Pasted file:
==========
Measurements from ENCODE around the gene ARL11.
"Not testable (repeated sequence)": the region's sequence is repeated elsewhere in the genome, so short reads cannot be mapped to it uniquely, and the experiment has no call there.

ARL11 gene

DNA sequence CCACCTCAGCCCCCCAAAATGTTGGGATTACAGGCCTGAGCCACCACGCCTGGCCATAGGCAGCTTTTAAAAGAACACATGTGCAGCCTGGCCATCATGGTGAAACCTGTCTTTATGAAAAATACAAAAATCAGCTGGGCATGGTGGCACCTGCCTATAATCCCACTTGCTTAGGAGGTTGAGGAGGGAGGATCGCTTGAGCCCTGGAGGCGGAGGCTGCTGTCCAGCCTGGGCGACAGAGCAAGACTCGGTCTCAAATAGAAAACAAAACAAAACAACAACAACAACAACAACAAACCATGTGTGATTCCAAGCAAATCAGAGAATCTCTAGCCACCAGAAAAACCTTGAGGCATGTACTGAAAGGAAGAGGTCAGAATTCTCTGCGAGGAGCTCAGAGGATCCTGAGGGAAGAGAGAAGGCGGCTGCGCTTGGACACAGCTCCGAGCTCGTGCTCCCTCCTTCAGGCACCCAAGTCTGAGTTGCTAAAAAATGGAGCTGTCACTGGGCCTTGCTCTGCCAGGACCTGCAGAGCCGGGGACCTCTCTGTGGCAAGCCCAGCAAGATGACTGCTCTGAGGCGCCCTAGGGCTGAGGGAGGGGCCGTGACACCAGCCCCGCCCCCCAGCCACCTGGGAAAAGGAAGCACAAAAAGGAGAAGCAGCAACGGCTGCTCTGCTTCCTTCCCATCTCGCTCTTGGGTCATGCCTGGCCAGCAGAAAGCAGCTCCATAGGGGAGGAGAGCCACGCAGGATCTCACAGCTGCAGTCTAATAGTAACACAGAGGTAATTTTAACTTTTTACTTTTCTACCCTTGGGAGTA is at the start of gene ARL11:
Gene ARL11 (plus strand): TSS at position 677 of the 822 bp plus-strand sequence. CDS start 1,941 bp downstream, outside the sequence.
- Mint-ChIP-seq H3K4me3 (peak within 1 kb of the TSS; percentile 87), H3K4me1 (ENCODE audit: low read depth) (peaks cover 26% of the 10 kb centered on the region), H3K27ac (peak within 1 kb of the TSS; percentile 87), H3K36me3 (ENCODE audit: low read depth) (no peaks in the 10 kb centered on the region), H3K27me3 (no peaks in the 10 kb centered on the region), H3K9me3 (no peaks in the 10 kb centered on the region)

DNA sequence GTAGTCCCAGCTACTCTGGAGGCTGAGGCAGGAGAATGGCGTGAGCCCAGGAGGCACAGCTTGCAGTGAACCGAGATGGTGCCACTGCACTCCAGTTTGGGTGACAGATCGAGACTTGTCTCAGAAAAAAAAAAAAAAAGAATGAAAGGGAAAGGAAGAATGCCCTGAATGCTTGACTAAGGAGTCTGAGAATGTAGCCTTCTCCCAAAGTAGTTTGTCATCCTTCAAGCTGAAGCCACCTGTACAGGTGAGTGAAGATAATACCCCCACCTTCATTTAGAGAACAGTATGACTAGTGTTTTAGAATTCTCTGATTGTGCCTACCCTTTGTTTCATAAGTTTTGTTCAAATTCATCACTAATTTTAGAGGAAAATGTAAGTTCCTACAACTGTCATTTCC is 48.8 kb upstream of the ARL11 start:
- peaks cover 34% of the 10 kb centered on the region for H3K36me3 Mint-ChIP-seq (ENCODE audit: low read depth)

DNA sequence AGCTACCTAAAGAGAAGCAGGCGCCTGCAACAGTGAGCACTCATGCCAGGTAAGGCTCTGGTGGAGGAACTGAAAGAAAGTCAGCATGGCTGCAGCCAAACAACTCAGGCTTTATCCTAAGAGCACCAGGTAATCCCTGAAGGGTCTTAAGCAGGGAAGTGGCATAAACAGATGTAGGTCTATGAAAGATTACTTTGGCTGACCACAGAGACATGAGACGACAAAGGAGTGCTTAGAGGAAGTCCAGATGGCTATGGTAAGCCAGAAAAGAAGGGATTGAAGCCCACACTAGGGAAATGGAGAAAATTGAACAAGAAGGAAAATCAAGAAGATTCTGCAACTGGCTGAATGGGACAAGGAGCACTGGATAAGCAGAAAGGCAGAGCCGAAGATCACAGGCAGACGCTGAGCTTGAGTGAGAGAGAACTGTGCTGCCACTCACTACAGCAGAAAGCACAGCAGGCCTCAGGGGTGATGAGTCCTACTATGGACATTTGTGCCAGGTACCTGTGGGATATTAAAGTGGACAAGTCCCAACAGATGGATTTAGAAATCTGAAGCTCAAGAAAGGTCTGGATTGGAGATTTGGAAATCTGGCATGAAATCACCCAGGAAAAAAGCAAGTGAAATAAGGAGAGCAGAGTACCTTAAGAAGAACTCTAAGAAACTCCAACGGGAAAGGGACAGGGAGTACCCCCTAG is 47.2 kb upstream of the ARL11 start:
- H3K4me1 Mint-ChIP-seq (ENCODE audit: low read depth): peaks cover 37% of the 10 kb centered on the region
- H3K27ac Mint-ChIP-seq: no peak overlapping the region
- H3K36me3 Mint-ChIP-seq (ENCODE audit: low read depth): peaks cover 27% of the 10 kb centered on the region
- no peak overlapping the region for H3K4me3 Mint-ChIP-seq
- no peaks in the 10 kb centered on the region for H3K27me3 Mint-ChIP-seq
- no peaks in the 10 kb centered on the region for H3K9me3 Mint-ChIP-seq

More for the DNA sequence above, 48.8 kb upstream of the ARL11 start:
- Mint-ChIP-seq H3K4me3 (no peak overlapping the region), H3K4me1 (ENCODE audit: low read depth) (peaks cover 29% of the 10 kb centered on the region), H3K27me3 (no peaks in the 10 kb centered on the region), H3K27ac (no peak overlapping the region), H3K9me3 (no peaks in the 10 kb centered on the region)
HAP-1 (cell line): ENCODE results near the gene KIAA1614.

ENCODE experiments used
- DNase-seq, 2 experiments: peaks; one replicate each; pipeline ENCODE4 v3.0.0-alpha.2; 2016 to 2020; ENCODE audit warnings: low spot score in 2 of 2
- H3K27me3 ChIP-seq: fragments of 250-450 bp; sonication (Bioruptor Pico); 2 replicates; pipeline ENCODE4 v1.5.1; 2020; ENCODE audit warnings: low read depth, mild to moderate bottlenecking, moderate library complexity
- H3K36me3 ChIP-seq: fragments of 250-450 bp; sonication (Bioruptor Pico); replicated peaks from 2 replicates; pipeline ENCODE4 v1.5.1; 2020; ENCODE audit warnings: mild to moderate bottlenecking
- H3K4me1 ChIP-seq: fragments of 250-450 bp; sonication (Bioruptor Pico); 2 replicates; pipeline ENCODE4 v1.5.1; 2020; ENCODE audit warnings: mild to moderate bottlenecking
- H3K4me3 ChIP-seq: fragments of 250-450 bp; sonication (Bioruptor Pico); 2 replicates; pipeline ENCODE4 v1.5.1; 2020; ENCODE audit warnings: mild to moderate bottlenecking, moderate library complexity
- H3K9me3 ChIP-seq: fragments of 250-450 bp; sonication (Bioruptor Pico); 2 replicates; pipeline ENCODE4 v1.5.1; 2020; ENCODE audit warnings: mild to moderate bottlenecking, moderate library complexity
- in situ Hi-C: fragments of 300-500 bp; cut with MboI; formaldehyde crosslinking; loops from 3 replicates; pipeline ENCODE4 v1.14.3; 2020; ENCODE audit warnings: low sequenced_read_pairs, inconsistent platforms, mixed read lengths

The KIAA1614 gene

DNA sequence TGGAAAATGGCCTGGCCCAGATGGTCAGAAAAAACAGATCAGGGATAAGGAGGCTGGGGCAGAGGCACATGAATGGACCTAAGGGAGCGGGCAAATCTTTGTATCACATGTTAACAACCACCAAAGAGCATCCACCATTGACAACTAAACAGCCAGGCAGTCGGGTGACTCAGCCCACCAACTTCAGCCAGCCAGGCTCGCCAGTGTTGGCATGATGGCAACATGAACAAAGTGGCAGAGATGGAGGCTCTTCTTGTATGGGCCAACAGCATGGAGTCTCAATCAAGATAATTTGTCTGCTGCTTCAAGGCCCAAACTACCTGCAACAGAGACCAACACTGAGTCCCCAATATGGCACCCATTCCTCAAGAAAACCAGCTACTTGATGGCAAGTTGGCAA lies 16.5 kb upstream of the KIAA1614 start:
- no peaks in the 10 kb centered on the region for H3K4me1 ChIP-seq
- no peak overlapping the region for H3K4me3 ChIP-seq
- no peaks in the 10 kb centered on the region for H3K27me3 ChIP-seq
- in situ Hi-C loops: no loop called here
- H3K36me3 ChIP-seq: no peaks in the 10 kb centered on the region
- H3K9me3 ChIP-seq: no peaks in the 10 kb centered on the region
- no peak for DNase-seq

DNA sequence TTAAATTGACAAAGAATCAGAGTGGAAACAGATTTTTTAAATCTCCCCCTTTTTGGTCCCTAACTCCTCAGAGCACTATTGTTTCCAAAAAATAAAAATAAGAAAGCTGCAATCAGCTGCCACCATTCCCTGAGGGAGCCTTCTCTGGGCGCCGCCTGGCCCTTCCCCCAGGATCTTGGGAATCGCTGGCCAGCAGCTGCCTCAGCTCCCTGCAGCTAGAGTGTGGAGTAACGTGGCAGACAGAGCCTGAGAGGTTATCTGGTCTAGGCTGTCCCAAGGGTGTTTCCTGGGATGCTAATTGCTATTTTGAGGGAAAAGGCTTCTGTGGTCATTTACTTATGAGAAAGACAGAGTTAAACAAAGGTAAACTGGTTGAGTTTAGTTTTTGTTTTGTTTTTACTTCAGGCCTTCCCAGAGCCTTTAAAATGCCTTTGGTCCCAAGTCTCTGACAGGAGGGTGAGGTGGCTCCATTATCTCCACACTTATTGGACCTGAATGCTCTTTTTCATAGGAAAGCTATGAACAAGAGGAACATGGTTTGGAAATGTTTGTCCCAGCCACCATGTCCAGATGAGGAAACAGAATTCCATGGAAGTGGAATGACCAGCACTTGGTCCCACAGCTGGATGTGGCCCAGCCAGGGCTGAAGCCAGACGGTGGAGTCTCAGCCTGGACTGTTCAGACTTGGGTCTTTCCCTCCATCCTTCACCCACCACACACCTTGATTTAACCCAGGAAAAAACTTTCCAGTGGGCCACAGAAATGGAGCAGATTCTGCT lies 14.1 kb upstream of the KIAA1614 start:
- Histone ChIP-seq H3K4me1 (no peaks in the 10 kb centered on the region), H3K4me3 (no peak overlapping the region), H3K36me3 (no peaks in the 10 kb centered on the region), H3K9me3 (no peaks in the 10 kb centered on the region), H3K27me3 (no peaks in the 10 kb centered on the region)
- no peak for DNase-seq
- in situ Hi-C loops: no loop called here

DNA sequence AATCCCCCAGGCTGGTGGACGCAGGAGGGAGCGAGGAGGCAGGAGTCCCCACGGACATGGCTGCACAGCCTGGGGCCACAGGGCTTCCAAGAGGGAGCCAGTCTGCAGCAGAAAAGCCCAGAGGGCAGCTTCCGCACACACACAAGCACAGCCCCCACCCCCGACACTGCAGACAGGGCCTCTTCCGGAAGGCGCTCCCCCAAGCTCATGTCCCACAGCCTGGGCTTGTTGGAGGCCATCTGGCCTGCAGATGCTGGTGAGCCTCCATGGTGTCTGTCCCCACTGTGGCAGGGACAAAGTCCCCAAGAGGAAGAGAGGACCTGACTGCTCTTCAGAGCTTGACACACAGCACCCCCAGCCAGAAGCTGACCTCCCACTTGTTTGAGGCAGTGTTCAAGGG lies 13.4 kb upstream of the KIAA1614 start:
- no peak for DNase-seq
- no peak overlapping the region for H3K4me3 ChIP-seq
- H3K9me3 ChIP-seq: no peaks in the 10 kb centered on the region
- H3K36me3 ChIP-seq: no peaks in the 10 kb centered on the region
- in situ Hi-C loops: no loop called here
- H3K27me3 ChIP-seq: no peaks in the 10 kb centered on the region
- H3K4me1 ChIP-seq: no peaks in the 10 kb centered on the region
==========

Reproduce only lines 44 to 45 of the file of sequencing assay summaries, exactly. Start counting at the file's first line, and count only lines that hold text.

- H3K36me3 ChIP-seq: no peaks in the 10 kb centered on the region
- in situ Hi-C loops: no loop called here